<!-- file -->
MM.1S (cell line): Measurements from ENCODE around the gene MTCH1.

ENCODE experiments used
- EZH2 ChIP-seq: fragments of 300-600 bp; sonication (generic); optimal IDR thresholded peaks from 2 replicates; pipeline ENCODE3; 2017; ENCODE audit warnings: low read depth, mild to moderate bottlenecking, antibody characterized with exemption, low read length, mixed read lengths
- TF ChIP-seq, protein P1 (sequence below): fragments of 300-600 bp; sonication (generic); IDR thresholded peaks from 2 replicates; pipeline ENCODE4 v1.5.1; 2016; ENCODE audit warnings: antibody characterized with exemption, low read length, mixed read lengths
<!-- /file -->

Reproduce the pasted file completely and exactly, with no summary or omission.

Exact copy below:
MM.1S (cell line): Measurements from ENCODE around the gene MTCH1.

ENCODE experiments used
- EZH2 ChIP-seq: fragments of 300-600 bp; sonication (generic); optimal IDR thresholded peaks from 2 replicates; pipeline ENCODE3; 2017; ENCODE audit warnings: low read depth, mild to moderate bottlenecking, antibody characterized with exemption, low read length, mixed read lengths
- TF ChIP-seq, protein P1 (sequence below): fragments of 300-600 bp; sonication (generic); IDR thresholded peaks from 2 replicates; pipeline ENCODE4 v1.5.1; 2016; ENCODE audit warnings: antibody characterized with exemption, low read length, mixed read lengths